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At least one person was transported to the hospital after being shot in the head with a pepperball and five people were arrested in the skirmish, including one man who was booked for resisting arrest after officers received a call that he may have a gun in his waistband, said Sgt. Bob Dunn with Anaheim police. No weapons were found.
Law enforcement was on high alert as the protest turned violent, with demonstrators throwing rocks, bricks and traffic cones at officers and squad cars, Dunn said, adding that at least one person — a print reporter — appeared to be injured in the melee, possibly struck with a rock.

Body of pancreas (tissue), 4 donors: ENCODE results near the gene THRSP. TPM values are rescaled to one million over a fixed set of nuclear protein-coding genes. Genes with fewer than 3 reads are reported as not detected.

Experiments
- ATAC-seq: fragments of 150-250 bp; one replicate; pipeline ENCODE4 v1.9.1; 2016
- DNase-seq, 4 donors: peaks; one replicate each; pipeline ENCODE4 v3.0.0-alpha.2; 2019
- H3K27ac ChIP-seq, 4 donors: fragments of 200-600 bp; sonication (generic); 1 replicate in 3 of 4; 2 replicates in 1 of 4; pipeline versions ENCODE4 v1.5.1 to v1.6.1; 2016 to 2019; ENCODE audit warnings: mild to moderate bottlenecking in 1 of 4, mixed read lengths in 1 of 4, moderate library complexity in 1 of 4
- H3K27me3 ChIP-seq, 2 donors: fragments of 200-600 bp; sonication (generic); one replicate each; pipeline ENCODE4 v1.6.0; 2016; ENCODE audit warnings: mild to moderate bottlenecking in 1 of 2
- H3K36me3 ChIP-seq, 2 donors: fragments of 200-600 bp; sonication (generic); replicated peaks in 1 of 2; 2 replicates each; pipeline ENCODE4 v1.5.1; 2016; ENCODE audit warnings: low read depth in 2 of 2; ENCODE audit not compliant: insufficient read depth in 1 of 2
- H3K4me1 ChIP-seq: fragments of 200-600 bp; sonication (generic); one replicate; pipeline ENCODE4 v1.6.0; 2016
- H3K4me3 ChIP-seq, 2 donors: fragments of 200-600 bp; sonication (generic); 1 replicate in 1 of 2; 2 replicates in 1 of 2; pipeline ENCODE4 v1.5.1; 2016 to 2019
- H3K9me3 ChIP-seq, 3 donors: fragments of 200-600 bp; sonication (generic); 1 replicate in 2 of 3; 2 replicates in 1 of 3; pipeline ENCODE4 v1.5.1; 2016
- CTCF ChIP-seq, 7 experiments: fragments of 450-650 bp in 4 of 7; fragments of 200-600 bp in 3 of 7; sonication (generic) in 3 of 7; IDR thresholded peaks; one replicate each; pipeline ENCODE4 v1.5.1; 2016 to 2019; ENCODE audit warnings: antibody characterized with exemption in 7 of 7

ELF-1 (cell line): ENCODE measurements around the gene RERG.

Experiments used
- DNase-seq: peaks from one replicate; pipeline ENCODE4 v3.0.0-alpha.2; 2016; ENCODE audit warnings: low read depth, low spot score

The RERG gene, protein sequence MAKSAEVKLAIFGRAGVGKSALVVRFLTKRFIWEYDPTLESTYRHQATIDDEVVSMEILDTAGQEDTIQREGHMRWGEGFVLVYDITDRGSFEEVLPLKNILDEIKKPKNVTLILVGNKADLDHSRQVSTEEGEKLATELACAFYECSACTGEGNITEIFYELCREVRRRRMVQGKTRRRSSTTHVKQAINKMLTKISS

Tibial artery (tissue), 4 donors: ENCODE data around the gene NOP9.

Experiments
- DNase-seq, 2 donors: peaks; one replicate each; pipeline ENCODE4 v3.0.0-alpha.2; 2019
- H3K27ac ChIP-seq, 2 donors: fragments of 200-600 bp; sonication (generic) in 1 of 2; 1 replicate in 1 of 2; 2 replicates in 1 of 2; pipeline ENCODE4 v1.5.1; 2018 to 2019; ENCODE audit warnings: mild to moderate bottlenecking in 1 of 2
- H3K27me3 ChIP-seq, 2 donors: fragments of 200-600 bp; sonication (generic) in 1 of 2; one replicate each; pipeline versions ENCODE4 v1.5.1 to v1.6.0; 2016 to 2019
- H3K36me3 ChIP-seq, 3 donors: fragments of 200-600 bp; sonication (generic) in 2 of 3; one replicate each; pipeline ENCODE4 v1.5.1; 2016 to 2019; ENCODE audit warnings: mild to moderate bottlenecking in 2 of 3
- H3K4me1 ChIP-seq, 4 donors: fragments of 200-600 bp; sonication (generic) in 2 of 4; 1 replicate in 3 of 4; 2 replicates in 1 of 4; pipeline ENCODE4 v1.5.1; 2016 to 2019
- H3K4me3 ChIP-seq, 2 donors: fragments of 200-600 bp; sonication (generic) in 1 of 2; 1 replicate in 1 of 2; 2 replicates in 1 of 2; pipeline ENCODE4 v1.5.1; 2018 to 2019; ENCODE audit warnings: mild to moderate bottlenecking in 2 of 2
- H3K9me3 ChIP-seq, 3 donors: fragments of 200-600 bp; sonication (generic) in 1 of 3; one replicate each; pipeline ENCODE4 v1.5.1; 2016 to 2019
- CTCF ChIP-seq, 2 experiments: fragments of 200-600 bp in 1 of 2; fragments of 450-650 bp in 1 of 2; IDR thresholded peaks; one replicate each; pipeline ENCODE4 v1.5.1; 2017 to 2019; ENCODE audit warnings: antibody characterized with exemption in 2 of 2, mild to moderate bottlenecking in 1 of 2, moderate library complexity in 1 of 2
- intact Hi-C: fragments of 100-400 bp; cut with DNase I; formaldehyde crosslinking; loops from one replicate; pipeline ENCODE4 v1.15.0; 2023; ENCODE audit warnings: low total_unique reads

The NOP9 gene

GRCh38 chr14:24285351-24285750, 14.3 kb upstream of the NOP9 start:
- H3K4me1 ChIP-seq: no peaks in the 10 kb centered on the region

Tuesday’s demonstration was the latest sparked by a recent spate of fatal police shootings. Crowds started gathering around 4 p.m. to urge councilmembers to investigate those shootings and reform the city’s police force, which residents have accused of racial profiling.
The council chamber reached capacity and police in riot gear blocked access to the meeting.
The demonstration swelled into the streets at about 6:30 p.m. While the protest escalated outside, the Anaheim City Council continued to meet.
Law enforcement from several surrounding cities descended on the area to provide mutual aid, police said.
Skirmish lines established by officers in riot gear attempted to corral demonstrators near the 200 block of South Anaheim Boulveard.